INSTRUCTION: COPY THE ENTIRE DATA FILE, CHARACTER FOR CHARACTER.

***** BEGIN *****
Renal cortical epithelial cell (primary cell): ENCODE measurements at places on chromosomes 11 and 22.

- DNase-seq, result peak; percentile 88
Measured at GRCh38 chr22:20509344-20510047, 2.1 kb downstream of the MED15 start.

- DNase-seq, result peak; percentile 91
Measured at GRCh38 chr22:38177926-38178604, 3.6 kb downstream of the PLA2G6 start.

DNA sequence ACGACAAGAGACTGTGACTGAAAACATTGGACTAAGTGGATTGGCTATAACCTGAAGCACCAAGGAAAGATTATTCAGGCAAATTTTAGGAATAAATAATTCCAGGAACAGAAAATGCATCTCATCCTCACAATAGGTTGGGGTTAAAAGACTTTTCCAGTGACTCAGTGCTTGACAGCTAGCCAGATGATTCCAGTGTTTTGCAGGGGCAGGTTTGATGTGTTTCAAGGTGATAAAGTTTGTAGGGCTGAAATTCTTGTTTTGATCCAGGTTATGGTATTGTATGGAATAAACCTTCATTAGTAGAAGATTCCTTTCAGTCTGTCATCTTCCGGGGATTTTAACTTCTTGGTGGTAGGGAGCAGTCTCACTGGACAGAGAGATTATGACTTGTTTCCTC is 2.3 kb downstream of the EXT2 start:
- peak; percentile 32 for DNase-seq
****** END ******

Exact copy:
Renal cortical epithelial cell (primary cell): ENCODE measurements at places on chromosomes 11 and 22.

- DNase-seq, result peak; percentile 88
Measured at GRCh38 chr22:20509344-20510047, 2.1 kb downstream of the MED15 start.

- DNase-seq, result peak; percentile 91
Measured at GRCh38 chr22:38177926-38178604, 3.6 kb downstream of the PLA2G6 start.

DNA sequence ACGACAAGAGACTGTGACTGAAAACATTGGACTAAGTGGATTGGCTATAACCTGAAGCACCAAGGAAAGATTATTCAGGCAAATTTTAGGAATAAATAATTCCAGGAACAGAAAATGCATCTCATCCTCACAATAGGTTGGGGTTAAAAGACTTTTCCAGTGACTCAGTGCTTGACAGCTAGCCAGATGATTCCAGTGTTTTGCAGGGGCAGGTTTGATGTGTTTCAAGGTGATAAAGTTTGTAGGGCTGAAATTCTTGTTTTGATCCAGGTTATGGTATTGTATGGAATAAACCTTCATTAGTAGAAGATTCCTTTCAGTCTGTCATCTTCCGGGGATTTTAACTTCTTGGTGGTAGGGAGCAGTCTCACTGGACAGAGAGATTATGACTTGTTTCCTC is 2.3 kb downstream of the EXT2 start:
- peak; percentile 32 for DNase-seq